Great Alone by Kristin Hannah
is another winner from the author of the bestseller The
Nightingale. There are not enough adjectives in the
English language to describe the greatness of this novel.
It is an adventure story where readers feel they are put in
the middle of the Alaskan frontier; it is a relationship story
that also confronts abuse and obsession; and it is a love
story between a mother/daughter, father/son, and two young
adults as well as the land and those who lived on it.
Hannah titled this novel, The Great Alone, because
“Alaska is such a wild landscape and the people who
live there are rugged, fierce, and individualists. It is what
the poet Robert Service called Alaska. The primal essence
of the book is survival. The actual day-to-day survival in
these incredibly harsh conditions depends on the individual
who needs to be tough. It is a remote geographical area from
the Continental US. 80% of Alaska still has no roads at all.
In the winter rivers become the highways and in the summer,
it is difficult to get around.”
The plot begins with the Allbright family moving to Alaska
after a Vietnam buddy willed them a cabin by the Kenai River.
The daughter Leni hopes that this new start will lead to a
better future for her family since her father can never keep
a job. At first, Alaska seems to be the answer to their prayers.
In a wild, remote corner of the state, they find a fiercely
independent community of strong men and even stronger women.
The generosity of the locals makes up for the Allbrights’
lack of preparation and dwindling resources. Through the Allbright’s
story readers will encounter the rugged Alaskan landscape
and the different relationship dynamics that will form amongst
is also the story of how seven characters must not only fight
nature, but help those fight their own demons. Ernt Allbright
is a Vietnam POW who has returned home with PTSD, suffering
sleepless nights, flashbacks, nightmares and a volatile behavior.
His wife Cora is consumed by caring for their daughter. Leni
tries to understand her parents and is someone who must grow
up way too fast, becoming her mother’s protector from
her abusive father. She falls in love with Matthew Walker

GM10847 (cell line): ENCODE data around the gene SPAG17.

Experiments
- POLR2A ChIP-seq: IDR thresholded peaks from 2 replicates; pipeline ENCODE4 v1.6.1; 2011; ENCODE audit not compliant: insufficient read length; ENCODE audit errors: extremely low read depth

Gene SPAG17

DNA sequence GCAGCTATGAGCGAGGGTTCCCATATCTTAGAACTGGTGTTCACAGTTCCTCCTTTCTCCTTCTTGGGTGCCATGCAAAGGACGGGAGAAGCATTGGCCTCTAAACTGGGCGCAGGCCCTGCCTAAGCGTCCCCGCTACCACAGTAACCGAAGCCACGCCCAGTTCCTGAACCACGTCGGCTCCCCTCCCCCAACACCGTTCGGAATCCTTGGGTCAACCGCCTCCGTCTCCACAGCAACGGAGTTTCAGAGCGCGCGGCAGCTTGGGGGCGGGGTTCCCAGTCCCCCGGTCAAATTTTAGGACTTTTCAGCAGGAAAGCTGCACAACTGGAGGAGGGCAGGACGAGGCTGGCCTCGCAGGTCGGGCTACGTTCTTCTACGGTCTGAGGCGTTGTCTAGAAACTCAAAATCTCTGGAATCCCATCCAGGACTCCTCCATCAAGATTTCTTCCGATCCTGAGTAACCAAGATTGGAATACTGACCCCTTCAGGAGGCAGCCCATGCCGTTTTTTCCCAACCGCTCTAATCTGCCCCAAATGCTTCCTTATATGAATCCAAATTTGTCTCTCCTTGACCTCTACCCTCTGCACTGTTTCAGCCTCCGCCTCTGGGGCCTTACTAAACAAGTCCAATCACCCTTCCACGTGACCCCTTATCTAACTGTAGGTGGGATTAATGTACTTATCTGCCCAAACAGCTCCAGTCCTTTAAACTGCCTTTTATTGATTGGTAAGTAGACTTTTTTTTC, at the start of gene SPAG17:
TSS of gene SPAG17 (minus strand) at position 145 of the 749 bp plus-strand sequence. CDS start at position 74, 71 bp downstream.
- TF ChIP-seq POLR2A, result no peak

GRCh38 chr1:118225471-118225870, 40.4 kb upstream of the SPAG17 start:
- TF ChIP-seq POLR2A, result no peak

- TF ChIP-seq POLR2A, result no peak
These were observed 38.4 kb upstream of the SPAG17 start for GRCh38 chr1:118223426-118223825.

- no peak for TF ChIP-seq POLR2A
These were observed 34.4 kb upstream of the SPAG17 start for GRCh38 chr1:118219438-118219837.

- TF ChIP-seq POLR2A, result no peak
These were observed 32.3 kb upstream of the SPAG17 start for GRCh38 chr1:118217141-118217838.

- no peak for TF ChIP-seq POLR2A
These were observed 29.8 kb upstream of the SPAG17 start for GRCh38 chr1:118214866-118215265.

who wants to show her happiness, loyalty, and security. His
father Tom is someone who perceptively realizes that the Alaskan
environment must be modernized, and his son should no longer
be isolated and enclosed. He has a feud with Ernt and Mad
Earl, who team up in their resentments of government, the
military, and the Walker family. Representing an Alaskan homesteader
is Large Marge, a no-nonsense woman who tries to help the
Allbright women see the light.
There are two compelling issues the author delves into, abuse
and PTSD. “I wrote Ernt as someone who suffers from
PTSD and mental illness that went undiagnosed. My personal
take is that he was troubled before he went off to war and
became trapped by his own demons. He ultimately evolves into
the villain. In the remote isolated cabin, he becomes a threat
to his daughter and wife. At the end of the story when Leni
finds his medals and the newspaper clip showing his ghostly
features after returning home, I hope it is a reminder that
there was a time he was not despised.”
Regarding the violence, Ernt has toward his wife, “I
wanted to show readers they had a toxic relationship. Cora
would do anything for her daughter except leave her husband.
She describes the relationship as if he has cancer and is
sick. He describes it as similar to heroin. Both are aware
of the deep flaw in their love. They represent the dark side
of love. A love gone wrong that was probably more of an obsession.
On the other hand, Leni and Matthew’s relationship is
a dream, romantic, love at first sight where they are meant
to be together. A love that overcomes everything and lasts.
They both sacrificed for each other.”
But the setting of Alaska is also a character, a place of
beauty and danger. Readers discover the state with its summers
of constant light, ferocious winters that blankets eighteen
hours of night and enormous amounts of snow, as well as the
need for each person to protect themselves as they learn to
raise vegetables, overcome the isolation and remoteness, and
hunt, making sure that nothing goes to waste.
An added bonus is how Hannah intertwines events of the 1970s
into this novel. She puts in historical tidbits including
Ted Bundy, Patty Hearst, the Munich Olympics, punk rock, and
the latest novel of Stephen King. “I wrote in the character
Mad Earl as a very bad influence on Ernt. He has resentment
against the government. But remember, almost everyone in his
family did not go along with his attitude. He was probably
the worst person Ernt could have met. Just as throughout the
US, in Alaska there are pockets of these ‘Survivalists.’
Through him I was able to show the 1970s was a time of political
and social unrest including the Vietnam War that brought such
The Great Alone is a tale of love, despair, and hope
within the dangerous frontier. This story takes readers on
a journey hunting with Leni, seeing the Alaska landscape,
and trying to process how one individual who supposedly loves
his family can be so cruel. But it is also an optimistic look
at how Leni’s strength grows throughout the book as
she turns from naïve adolescent to a grown woman. A word
of warning, read it with a tissue box nearby because this
story is an emotional roller coaster ride.